Former Chiefs kicker Lawrence Tynes continues to battle a scary infection he developed during training camp with the Tampa Bay Buccaneers.
Tynes, 35, has filed an injury grievance with the Bucs, according to Jason La Canfora of CBS Sports, saying he picked up the potentially deadlyMethicillin-resistant Staphylococcus aureus
bacterial infection (MRSA) during training camp.
The grievance, confirmed by league and team sources, states that Tynes, who entered the NFL as an undrafted Chiefs free agent in 2001, takes medicine daily to combat the infection. MRSA is known to be resistant to some common antibiotics, including penicillin.
The infection originated in August at the site of an ingrown toenail on Tynes’ right, or kicking, foot, according to the Tampa Bay Times. A second Bucs player, guard Carl Nicks, 28, has a recurring MRSA infection at the site of a blister on his left foot, according to Tampa general manager Mark Dominik.
Worse still, the infections may not be limited to Tynes and Nicks. With concerns more players could be at risk, Bucs officials were working with representatives from the Duke Infection Control Outreach Network to determine the severity of the problem.
USA Today reported Friday that an NFL physicians survey documented 33 cases of MRSA in the NFL from 2006 to 2008, or an average of 11 per season. Among teams that had experienced cases were the St. Louis Rams, Cleveland Browns, San Francisco 49ers and Washington.
Tynes’ grievance states that the Bucs breached NFL protocol by placing Tynes on the Non Football Injury list after he became infected with MRSA, according to the CBS report.
Tynes’ agent, Ken Harris, told La Canfora that Tynes is still receiving paychecks but can’t receive 401k match funds or annuity benefits. He’s also “blocked from accruing a season of service towards his pension, both which have significant financial ramifications,” according to the report. The NFL Players Union wants Tynes placed on the Injured Reserve list so his benefits can accrue.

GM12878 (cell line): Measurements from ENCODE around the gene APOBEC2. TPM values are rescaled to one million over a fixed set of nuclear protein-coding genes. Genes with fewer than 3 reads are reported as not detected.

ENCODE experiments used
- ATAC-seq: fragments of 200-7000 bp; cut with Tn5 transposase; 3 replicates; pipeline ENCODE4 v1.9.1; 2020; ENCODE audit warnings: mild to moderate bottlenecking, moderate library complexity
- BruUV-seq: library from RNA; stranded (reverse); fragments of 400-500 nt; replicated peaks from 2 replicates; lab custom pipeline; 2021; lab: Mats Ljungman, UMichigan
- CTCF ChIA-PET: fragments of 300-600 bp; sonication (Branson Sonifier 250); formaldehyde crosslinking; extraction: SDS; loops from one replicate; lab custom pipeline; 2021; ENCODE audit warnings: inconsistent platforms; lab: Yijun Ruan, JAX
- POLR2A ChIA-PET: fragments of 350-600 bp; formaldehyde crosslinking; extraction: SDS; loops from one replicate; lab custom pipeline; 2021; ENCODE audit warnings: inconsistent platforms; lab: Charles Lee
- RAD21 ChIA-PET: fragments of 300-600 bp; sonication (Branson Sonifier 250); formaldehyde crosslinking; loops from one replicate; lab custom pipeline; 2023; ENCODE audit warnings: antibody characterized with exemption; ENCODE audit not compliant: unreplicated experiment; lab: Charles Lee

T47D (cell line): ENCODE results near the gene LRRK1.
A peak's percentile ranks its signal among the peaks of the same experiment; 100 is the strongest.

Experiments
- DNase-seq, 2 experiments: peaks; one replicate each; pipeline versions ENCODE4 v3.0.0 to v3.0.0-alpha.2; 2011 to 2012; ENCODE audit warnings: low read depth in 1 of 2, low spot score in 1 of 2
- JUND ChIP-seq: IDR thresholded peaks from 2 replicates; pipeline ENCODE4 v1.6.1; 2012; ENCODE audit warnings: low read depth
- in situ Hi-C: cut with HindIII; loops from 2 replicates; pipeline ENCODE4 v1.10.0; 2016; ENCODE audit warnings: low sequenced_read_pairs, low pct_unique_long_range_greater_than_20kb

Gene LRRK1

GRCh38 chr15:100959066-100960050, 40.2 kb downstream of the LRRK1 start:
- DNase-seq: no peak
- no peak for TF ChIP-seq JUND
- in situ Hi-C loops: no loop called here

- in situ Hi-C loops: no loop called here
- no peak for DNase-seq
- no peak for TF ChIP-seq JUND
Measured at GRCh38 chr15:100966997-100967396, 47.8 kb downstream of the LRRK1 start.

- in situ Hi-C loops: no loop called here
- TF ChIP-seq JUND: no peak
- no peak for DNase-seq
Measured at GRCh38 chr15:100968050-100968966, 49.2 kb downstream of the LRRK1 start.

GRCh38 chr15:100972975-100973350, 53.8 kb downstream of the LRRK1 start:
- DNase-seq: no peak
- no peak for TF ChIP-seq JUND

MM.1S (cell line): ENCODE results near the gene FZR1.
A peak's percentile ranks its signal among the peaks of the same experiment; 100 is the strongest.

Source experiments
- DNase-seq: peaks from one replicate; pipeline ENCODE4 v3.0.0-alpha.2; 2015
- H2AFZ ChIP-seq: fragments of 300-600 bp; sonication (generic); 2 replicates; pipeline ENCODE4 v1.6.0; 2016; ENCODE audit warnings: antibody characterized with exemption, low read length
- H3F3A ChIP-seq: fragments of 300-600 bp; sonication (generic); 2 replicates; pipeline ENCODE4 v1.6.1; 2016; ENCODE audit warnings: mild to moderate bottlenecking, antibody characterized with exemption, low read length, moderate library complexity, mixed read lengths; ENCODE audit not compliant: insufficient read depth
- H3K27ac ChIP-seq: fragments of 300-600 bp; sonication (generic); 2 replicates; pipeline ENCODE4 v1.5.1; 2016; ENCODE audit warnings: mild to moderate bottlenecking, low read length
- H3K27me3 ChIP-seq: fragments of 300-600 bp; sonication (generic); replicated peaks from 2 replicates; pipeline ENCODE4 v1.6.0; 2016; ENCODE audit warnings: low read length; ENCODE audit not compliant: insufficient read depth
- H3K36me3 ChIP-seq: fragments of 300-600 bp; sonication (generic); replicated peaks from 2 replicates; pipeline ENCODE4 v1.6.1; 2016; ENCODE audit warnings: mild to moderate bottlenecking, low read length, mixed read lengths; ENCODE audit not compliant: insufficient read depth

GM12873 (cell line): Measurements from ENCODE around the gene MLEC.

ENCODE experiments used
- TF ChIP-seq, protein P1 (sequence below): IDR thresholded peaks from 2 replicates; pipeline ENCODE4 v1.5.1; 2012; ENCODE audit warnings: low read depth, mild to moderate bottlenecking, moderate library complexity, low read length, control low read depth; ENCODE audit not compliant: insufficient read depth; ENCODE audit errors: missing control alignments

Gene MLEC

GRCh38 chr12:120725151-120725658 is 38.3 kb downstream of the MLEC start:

The Buccaneers declined to comment for La Canfora’s story.
CBS reported that the grievance states Tynes “required two procedures to attempt to scrape the infection out and clean his infected toe, and it remains unknown if or when he can resume training for football. Should his career be in jeopardy, there could be grounds for additional legal action ...”
The players’ union argues that Tynes wasn’t tested soon enough for MRSA, causing a delay of two weeks that allowed the infection to worsen.
In late August, Amanda Tynes, Lawrence’s wife, tweeted photos of her husband hooked up to an IV line. The text of the tweet said, “I hear my husband is responding ‘well’ to treatment. LOL! He’s NOT responding at all yet…”
The tweet was in response to an assertion by Bucs coach Greg Schiano that Tynes was “responding well” to treatment in his recovery.
Tynes was with the Chiefs in 2001-02, played for one season with the Scottish Claymores in his native Scotland, then kicked for Ottawa of the Canadian Football League, the Chiefs again in 2004-06 and the New York Giants from 2007-12.
This was to be his first season kicking for the Bucs.